Purple Means DNR: FDA Issues Letter to Medical Device Manufacturers on Color-Coded Wristbands
What Does Red Mean, Again?
If you look around a healthcare facility, you may notice that certain patients are wearing wristbands of various colors. One color might denote that a patient has an allergy, for example, while another might denote that a patient is a fall risk. And, critically, a third color may denote a patient’s “Do Not Resuscitate” (DNR) status.
Recognizing the risks associated with wristband color schemes varying from facility to facility, the American Hospital Association (AHA) issued a statement in September 2008 asking that all U.S. hospitals adhere to standardized colors for alert wristbands:
- Red for patient allergies
- Yellow for a fall risk
- Purple for DNR patient preferences
AHA’s statement came on the heels of color-coding mix-ups such as one incident in Pennsylvania, where clinicians almost failed to resuscitate a patient who had erroneously received a yellow wristband—the nurse who placed the wristband also worked at a nearby hospital where yellow meant “restricted extremity,” but at the hospital in question that same color signified DNR.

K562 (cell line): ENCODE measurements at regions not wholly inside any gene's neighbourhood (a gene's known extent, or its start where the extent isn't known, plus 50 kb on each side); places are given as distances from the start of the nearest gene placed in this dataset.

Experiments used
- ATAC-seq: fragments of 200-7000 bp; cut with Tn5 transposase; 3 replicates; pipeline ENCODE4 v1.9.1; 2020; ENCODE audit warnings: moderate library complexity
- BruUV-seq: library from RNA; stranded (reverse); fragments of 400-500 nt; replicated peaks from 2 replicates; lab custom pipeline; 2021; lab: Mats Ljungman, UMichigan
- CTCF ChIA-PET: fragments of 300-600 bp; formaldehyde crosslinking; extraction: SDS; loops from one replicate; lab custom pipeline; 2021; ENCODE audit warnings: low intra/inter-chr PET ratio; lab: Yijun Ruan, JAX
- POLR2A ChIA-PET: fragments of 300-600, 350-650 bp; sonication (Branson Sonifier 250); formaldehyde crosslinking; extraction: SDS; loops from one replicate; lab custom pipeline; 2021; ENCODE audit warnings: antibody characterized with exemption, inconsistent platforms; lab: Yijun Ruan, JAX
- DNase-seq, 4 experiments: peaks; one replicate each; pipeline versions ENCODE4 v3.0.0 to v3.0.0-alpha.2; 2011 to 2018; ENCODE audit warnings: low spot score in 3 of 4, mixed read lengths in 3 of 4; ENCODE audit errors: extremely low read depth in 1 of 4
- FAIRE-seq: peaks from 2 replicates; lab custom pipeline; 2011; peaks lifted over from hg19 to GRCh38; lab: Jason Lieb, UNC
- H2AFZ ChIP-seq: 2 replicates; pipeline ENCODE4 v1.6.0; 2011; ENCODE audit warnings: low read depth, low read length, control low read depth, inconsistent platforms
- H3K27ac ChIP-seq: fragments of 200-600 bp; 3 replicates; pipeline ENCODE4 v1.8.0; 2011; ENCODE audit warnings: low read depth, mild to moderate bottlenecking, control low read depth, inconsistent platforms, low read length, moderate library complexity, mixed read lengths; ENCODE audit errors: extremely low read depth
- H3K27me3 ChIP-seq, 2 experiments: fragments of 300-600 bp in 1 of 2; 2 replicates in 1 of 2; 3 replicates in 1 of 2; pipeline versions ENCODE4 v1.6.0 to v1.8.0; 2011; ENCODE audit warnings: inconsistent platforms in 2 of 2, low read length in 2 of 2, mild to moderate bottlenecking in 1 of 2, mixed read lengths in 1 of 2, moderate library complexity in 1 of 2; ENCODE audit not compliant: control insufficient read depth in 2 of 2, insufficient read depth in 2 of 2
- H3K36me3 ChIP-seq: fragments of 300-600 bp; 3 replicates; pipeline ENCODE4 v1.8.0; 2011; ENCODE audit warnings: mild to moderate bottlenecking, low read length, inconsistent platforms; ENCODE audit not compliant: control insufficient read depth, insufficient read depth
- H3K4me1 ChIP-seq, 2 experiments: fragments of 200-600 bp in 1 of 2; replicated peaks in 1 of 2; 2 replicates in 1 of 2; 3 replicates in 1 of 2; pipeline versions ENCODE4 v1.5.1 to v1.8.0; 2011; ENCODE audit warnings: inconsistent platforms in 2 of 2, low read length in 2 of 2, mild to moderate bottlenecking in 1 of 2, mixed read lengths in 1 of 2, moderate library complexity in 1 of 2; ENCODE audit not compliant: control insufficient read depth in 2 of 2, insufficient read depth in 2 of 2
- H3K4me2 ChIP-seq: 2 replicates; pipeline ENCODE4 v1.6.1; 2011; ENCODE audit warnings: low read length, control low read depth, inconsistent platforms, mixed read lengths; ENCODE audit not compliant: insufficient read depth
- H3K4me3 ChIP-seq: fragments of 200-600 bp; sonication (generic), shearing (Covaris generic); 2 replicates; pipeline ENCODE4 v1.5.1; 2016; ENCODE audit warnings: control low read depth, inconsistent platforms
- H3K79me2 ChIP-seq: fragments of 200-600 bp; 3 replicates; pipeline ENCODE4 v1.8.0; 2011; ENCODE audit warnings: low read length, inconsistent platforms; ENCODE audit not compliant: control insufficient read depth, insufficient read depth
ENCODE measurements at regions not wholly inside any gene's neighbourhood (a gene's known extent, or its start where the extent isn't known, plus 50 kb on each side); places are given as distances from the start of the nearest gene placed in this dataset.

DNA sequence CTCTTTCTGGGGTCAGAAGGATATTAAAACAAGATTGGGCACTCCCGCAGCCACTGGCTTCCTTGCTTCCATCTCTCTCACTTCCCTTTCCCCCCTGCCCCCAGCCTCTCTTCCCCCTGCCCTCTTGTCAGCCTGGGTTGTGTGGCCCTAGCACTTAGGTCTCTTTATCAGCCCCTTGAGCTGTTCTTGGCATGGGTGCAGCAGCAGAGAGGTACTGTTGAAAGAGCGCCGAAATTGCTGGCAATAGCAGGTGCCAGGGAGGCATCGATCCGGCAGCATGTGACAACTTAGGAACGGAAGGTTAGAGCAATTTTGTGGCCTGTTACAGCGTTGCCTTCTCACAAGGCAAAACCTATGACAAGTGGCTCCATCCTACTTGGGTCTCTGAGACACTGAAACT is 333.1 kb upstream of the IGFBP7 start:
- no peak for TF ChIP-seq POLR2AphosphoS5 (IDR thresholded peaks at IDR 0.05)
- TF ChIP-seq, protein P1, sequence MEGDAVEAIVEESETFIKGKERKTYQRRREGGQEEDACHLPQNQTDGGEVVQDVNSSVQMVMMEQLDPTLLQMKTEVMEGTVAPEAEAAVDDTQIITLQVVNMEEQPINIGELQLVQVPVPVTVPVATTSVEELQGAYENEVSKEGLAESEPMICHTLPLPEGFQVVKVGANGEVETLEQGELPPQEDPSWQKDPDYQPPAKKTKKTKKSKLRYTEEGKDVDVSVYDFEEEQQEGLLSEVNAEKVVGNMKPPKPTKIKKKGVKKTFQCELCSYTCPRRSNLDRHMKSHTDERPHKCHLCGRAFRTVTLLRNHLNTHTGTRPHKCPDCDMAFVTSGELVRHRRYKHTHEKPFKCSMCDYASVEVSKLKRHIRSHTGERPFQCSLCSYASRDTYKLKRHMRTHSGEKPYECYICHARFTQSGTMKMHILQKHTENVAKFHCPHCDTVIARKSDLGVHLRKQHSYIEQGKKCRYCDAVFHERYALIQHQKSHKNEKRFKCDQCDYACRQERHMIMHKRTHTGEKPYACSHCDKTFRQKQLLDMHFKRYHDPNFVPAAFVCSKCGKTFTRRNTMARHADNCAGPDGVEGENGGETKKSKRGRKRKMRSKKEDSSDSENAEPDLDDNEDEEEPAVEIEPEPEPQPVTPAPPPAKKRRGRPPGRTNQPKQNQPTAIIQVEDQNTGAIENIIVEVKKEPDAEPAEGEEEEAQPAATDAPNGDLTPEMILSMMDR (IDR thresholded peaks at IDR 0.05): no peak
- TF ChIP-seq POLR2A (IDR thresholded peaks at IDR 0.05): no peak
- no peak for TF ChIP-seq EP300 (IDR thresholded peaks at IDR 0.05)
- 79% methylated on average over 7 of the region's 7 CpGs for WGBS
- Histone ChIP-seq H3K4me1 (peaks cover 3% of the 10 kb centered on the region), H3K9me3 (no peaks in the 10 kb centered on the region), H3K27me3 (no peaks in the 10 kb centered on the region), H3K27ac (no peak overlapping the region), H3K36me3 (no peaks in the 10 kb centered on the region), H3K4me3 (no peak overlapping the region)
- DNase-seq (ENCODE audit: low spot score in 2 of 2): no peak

FDA’s Caution to Medical Device Industry
On August 16, 2021, FDA issued a letter to caution medical device manufacturers about causing similar confusion.
Certain device manufacturers provide color-coded wristbands to patients that are meant to identify an implanted device. Per FDA, a recently submitted complaint brought to the agency’s attention the risk of confusion between the color of these device identification wristbands and the standardized hospital wristbands.
To avoid confusion and the risk of inappropriate medical treatment, FDA recommends as follows:
- “Be aware of the 2008 AHA color recommendations for patient hospital wristbands.”
- “Use purple bracelets or wristbands only for DNR status.”
- “Be aware that a premarket submission is not needed to change the color of a device identification patient bracelet or wristband.”
While FDA specified that it is not currently aware of reports of patient harm due to a mix-up between the color of a device identification wristband and a hospital-issued wristband, device manufacturers should nonetheless take care in this area and adhere to the agency’s recommendations above.
If you are interested in more information about medical device regulations, requirements, and pertinent recommendations from FDA, please contact Arent Fox’s FDA Practice Group.